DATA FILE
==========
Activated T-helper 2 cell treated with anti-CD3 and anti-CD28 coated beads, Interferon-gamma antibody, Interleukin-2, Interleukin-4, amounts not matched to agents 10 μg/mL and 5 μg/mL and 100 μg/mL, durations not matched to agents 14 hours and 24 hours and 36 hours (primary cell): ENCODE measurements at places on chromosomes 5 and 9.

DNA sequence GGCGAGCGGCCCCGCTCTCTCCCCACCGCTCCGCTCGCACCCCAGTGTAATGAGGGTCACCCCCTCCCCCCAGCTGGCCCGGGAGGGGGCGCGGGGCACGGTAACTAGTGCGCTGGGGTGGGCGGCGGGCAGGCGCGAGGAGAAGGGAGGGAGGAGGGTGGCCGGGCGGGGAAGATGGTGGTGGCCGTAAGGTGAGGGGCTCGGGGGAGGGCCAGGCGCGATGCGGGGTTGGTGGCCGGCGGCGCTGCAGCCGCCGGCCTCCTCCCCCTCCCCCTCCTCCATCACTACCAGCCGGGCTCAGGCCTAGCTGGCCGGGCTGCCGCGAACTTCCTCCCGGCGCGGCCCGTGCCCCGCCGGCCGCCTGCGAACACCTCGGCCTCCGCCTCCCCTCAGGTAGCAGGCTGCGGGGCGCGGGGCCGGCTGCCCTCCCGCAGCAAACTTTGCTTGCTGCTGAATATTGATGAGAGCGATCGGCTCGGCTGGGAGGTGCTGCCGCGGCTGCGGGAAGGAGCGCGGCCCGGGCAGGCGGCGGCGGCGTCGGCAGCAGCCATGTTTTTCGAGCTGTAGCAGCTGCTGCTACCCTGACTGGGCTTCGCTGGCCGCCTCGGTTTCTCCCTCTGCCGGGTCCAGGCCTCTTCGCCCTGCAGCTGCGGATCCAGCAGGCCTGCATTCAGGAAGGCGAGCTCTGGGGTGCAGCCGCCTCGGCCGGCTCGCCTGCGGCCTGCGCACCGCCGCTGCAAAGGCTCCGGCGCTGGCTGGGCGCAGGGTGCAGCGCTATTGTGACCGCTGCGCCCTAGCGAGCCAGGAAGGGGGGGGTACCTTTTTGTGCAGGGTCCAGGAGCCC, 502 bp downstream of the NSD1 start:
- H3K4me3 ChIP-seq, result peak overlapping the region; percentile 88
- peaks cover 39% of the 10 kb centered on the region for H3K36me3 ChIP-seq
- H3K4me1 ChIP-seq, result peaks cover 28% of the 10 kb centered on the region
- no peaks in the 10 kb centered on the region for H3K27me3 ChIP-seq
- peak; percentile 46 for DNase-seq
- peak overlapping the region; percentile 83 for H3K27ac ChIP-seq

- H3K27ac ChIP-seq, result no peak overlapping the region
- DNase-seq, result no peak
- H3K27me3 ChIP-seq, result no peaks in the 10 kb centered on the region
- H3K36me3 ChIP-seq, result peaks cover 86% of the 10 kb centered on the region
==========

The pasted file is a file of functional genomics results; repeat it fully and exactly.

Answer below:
Activated T-helper 2 cell treated with anti-CD3 and anti-CD28 coated beads, Interferon-gamma antibody, Interleukin-2, Interleukin-4, amounts not matched to agents 10 μg/mL and 5 μg/mL and 100 μg/mL, durations not matched to agents 14 hours and 24 hours and 36 hours (primary cell): ENCODE measurements at places on chromosomes 5 and 9.

DNA sequence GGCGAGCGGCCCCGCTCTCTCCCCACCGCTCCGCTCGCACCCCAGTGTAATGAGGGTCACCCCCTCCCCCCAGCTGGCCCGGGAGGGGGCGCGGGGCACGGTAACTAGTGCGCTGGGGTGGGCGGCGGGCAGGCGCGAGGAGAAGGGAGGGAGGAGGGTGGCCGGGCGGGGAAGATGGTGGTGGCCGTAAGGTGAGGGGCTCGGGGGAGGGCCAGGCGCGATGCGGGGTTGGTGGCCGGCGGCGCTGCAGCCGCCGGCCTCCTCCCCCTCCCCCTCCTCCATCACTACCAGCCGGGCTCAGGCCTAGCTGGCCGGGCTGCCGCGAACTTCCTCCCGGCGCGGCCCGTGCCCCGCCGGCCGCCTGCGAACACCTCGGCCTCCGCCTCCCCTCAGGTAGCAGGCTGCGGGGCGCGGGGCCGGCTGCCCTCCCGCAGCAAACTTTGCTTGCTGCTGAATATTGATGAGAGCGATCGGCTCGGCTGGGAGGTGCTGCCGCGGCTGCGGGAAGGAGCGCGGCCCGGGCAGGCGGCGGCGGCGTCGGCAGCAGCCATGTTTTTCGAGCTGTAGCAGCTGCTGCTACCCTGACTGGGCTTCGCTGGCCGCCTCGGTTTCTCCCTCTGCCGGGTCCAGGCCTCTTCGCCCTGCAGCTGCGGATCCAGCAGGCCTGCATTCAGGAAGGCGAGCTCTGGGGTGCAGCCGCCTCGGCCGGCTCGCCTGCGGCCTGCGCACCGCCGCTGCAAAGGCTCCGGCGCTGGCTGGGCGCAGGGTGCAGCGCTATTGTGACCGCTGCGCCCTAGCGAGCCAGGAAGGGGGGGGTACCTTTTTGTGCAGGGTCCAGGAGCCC, 502 bp downstream of the NSD1 start:
- H3K4me3 ChIP-seq, result peak overlapping the region; percentile 88
- peaks cover 39% of the 10 kb centered on the region for H3K36me3 ChIP-seq
- H3K4me1 ChIP-seq, result peaks cover 28% of the 10 kb centered on the region
- no peaks in the 10 kb centered on the region for H3K27me3 ChIP-seq
- peak; percentile 46 for DNase-seq
- peak overlapping the region; percentile 83 for H3K27ac ChIP-seq

- H3K27ac ChIP-seq, result no peak overlapping the region
- DNase-seq, result no peak
- H3K27me3 ChIP-seq, result no peaks in the 10 kb centered on the region
- H3K36me3 ChIP-seq, result peaks cover 86% of the 10 kb centered on the region